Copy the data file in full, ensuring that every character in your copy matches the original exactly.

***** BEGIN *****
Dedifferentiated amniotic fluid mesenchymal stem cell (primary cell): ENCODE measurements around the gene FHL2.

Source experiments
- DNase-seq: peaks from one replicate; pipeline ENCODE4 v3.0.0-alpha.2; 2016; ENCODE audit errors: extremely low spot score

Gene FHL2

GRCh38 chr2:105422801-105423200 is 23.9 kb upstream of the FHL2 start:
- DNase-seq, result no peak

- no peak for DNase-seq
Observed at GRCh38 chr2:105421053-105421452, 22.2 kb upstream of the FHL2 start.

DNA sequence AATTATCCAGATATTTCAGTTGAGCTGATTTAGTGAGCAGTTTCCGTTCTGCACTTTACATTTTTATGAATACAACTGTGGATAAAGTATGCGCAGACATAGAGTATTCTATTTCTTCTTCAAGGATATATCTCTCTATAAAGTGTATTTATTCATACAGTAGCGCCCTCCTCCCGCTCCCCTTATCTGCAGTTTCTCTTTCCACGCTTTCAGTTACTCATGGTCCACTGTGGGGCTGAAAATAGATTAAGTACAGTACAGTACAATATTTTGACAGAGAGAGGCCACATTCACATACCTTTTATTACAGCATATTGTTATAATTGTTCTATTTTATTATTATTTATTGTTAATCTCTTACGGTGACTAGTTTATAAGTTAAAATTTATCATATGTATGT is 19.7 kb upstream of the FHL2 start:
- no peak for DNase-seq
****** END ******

Dedifferentiated amniotic fluid mesenchymal stem cell (primary cell): ENCODE measurements around the gene FHL2.

Source experiments
- DNase-seq: peaks from one replicate; pipeline ENCODE4 v3.0.0-alpha.2; 2016; ENCODE audit errors: extremely low spot score

Gene FHL2

GRCh38 chr2:105422801-105423200 is 23.9 kb upstream of the FHL2 start:
- DNase-seq, result no peak

- no peak for DNase-seq
Observed at GRCh38 chr2:105421053-105421452, 22.2 kb upstream of the FHL2 start.

DNA sequence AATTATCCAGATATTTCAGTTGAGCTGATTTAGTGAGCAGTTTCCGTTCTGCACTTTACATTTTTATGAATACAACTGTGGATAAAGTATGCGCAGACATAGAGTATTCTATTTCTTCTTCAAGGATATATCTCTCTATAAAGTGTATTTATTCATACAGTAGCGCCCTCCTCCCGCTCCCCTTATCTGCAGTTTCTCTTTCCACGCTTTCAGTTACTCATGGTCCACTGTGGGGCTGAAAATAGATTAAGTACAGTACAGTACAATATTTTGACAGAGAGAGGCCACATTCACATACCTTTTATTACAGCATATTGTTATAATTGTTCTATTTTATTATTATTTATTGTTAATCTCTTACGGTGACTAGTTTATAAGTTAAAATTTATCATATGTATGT is 19.7 kb upstream of the FHL2 start:
- no peak for DNase-seq